A few differences:
No snow! This is good and bad. We are actually starting our summer. I think we all miss the snow a little.
We are so excited to have a Christmas turkey! It came from Nairobi and had to travel 5 hours through the heat in a cooler, so we prayed it would not thaw on our trip back to Loki. We also brought up a turkey for one of the missionary families Joel delivers supplies to – a huge blessing. There are no turkeys to be found in this region, and very few chickens. Pork, and therefore ham is hard to come by and extremely expensive (and it just doesn’t taste like home).
To make Christmas cookies, we bring up frozen blocks of butter when we visit Nairobi. It’s a challenge to buy butter in Loki; sometimes it’s available in small quantities, but most of the time is unavailable. The temperature outside is topping 100 degrees F (38 degrees C) and getting hotter, so to have the oven on is an early morning endeavor (and LaReina does not necessarily love early morning endeavors, hence it’s two days before Christmas and it’s still not done).
Nairobi is very expensive to buy gifts, so we did the same as last year; we ordered gifts from Amazon and had them brought over by folks who were heading to Nairobi. Thank you to those who helped facilitate this! Another huge Blessing!
The Christmas tree lights are run on solar power, so we limit the time they’re on. We only have so many hours of sunlight to recharge the batteries and a lot of options to USE power, which means we need to consider and choose where the energy goes. Laundry trumps tree lights some days! We use city power for air-conditioning, so we want to be mindful of our use of city power beyond that. So far our balancing act has been working! Thank you again for those who helped with the solar project and enabled air-conditioning. Life in Loki would be very difficult without both.
It was a pleasant surprise to be greeted by our brother-in-law, Will when we arrived back in Loki from 3 weeks in Nairobi (we thought our schedules would have us miss each other). What a delightful gift! We only had a few minutes before both pilots needed to continue on their way, but the sweet moments with family warmed our hearts. God is so generous!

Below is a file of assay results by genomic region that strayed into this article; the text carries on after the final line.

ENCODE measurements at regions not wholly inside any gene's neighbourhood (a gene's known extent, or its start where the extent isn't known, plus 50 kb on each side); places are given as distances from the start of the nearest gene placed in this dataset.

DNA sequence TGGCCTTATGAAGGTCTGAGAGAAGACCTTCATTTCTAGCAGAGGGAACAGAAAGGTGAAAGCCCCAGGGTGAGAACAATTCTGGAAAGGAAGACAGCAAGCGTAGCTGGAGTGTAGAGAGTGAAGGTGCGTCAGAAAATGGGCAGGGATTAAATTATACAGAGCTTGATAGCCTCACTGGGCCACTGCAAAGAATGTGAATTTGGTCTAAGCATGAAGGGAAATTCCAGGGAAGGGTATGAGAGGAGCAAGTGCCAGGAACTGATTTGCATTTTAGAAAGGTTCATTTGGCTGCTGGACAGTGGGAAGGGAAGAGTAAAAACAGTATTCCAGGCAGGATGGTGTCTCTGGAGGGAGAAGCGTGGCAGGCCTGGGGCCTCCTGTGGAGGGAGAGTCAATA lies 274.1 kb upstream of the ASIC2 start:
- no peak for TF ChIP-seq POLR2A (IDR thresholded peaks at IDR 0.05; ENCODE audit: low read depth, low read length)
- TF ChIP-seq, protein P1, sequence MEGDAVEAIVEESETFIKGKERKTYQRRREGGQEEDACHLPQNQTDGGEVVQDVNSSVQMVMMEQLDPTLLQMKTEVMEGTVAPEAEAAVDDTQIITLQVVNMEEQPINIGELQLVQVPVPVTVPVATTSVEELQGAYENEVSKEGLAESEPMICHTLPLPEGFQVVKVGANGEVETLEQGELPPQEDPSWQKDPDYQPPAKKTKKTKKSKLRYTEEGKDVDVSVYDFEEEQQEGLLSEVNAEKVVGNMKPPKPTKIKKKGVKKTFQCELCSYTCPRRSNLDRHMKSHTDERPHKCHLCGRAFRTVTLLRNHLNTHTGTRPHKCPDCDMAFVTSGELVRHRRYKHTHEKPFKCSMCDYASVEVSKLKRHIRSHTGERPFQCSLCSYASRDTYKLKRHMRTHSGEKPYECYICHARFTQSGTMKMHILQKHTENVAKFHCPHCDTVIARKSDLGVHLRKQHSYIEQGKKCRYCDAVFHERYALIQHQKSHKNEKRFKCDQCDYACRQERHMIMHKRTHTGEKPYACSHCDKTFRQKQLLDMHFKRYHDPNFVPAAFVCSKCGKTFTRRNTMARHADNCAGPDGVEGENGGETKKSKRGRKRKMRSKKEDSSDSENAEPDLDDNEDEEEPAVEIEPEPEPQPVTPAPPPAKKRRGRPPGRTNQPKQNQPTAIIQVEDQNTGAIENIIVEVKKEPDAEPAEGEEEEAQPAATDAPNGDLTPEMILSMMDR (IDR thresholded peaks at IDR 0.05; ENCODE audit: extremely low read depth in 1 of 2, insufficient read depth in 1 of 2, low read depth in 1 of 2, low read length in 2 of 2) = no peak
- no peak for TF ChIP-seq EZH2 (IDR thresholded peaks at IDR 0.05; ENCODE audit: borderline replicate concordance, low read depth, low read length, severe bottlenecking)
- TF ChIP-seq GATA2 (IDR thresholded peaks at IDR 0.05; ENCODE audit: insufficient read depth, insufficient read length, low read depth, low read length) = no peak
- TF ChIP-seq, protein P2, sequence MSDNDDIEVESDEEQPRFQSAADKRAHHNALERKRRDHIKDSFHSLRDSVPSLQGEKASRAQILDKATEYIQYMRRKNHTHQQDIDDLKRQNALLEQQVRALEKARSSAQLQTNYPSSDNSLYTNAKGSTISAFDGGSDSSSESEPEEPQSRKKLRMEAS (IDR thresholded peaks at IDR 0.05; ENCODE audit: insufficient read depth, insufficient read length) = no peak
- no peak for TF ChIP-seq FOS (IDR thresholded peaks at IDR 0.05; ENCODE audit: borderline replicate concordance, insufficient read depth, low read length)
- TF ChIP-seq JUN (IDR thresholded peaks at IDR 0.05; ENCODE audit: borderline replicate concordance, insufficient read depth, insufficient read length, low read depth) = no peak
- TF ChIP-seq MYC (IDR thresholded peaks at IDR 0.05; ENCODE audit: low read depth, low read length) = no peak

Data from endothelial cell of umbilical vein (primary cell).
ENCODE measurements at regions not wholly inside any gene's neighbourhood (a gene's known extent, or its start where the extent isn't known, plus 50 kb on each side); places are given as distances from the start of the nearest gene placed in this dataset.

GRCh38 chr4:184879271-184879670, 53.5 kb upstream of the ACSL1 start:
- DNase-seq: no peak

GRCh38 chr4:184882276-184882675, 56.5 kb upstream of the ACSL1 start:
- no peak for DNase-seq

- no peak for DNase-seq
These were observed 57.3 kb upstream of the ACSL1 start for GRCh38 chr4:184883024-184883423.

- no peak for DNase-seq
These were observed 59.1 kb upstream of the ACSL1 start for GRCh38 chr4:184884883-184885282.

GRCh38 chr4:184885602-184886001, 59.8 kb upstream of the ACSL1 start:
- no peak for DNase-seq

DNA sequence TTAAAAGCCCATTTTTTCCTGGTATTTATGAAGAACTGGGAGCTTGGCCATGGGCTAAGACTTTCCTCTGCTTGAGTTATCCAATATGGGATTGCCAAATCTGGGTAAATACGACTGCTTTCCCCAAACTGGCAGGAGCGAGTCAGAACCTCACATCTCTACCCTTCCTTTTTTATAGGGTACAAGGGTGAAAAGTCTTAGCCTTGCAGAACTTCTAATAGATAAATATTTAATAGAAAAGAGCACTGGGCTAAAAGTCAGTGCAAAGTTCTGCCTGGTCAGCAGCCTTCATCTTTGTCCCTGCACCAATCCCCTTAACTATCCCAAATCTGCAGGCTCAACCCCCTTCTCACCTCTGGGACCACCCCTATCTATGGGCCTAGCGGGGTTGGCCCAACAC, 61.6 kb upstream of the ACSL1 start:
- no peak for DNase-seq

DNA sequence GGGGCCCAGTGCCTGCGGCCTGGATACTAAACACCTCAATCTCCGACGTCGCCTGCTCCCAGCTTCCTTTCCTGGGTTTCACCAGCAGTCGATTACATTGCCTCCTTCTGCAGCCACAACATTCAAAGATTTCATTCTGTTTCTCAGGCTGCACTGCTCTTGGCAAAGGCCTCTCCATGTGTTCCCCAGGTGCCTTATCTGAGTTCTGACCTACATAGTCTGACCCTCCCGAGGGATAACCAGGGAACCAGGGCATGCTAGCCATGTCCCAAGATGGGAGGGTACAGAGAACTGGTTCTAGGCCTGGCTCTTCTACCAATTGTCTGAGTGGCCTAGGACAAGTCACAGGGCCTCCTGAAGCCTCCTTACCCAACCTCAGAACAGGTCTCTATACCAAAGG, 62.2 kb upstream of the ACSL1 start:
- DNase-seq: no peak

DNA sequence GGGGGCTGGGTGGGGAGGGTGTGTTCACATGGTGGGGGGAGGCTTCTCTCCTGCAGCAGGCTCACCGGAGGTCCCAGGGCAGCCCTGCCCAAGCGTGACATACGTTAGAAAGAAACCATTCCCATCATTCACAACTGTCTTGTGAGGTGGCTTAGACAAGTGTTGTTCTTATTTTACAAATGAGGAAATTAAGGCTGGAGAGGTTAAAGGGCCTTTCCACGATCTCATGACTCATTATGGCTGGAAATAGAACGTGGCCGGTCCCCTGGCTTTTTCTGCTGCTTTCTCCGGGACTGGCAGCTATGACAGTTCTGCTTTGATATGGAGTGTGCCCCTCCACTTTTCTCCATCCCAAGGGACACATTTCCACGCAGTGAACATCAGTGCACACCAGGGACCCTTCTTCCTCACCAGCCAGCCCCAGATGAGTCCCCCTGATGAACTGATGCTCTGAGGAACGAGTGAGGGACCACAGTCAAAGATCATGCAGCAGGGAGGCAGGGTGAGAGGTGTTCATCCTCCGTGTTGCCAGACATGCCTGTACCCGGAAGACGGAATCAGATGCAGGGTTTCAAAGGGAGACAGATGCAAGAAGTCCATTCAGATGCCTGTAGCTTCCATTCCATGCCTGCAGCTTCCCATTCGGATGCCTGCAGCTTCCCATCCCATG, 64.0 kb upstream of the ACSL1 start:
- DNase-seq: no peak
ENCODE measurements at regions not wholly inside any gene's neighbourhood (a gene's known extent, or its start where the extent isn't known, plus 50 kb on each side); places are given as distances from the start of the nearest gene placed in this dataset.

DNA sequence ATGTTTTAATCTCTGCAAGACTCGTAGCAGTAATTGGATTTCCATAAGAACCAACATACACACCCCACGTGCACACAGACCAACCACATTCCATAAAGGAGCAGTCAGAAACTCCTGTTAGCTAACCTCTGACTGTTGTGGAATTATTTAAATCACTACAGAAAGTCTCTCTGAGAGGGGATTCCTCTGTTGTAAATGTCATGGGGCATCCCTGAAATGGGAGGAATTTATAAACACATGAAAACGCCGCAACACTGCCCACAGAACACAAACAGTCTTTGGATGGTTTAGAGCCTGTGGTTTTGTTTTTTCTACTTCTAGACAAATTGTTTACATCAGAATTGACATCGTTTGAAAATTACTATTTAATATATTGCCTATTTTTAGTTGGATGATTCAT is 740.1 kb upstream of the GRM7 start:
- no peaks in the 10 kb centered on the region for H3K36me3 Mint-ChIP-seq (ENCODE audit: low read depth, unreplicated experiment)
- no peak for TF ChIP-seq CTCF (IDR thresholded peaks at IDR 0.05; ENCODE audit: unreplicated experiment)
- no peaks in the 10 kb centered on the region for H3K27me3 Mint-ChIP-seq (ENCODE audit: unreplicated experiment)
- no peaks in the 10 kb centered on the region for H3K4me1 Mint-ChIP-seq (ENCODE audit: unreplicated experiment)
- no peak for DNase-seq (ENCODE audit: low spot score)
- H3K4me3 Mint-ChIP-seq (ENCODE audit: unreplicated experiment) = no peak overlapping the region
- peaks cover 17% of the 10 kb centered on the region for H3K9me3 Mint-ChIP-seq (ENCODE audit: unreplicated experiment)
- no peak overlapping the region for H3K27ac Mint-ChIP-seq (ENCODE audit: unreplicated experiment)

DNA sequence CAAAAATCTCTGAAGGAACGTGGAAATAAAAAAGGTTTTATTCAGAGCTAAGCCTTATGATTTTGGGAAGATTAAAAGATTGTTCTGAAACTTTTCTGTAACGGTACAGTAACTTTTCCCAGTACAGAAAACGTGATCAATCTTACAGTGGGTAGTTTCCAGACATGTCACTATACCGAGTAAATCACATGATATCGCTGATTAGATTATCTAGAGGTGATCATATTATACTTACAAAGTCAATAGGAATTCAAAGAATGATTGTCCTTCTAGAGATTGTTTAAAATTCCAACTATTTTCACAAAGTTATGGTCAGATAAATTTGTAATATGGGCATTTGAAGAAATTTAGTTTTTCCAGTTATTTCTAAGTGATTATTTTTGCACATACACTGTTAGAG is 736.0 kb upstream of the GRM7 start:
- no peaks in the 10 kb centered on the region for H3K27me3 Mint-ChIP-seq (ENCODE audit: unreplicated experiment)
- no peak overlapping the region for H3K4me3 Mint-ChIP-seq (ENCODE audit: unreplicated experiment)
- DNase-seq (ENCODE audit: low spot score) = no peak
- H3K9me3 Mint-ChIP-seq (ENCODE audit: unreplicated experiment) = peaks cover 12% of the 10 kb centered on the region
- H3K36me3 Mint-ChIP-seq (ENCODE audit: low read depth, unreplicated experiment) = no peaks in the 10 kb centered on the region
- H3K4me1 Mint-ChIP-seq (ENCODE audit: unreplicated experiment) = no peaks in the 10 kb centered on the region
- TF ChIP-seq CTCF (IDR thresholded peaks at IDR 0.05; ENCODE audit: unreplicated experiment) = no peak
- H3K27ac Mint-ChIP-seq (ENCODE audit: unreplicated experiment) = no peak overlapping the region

Every time we go into Loki for groceries (we live about ¼ mile out of town), the local children wave and come running to greet us. Most of the time it’s with outstretched hands hoping they will receive something. The Lord impressed on LaReina’s heart that the only way to change the perception of these self-named “Forgotten People” is to invite Him into their lives. Though many have looked past the Turkana people to assist the refugees of South Sudan, God has seen their need and never forgotten them. We will be joining with the Hurds and a Turkana friend to bring Jesus’ birthday party to the streets of Loki. The local women’s group (Akimorikin Agaberu Anatenoyek or ANA – meaning “A strong women” in Turkana) is making 100 Jesus bead bracelets that we will give out after sharing the Good News of Jesus’ birth. We will share carrot cake and pray that the seeds that are planted in their hearts will grow long after the cake no longer satisfies their hunger.
Joel has developed a wonderful relationship with our Saturday gardening crew and general help (Jasimbo, John and Jimmy). Jimmy (far right) has adopted us as Mother and Father, bringing 2 of his daughters to meet us, extending an invitation to his home, and offering 2 goats (Yes, we now have goats). Joel has been working with them developing work ethics, listening to life problems, offering guidance, and praising wise decisions. All the things that OUR Father provides for us. The trust and respect is opening the doors to deeper conversations. It’s amazing what God can do with fertile hearts…
Last year at this time, Joel (and AIM AIR) was busy evacuating missionaries from South Sudan as tensions were high. We were on alert this year, but so far all is peaceful. Praise God! We continue to pray that Jesus will heal tensions between the Nuer and Dinka people groups.
This has been another year of transition for our family. We feel the move to Lokichoggio has been a successful one. We recently spent 3 weeks in Nairobi packing up the last of our stuff that was there and attending our annual mission conference. We were also able to squeeze in a short family get-away to Lake Naivasha. But in the end we couldn’t wait to get back home to Loki. The kids and LaReina are adjusting well and enjoy the quiet pace of rural living. Joel on the other hand has been kept quite busy, which seems to suit him well. We all are looking forward to new opportunities to get involved more with the community in this coming year.
Joel, LaReina, Renee and Ian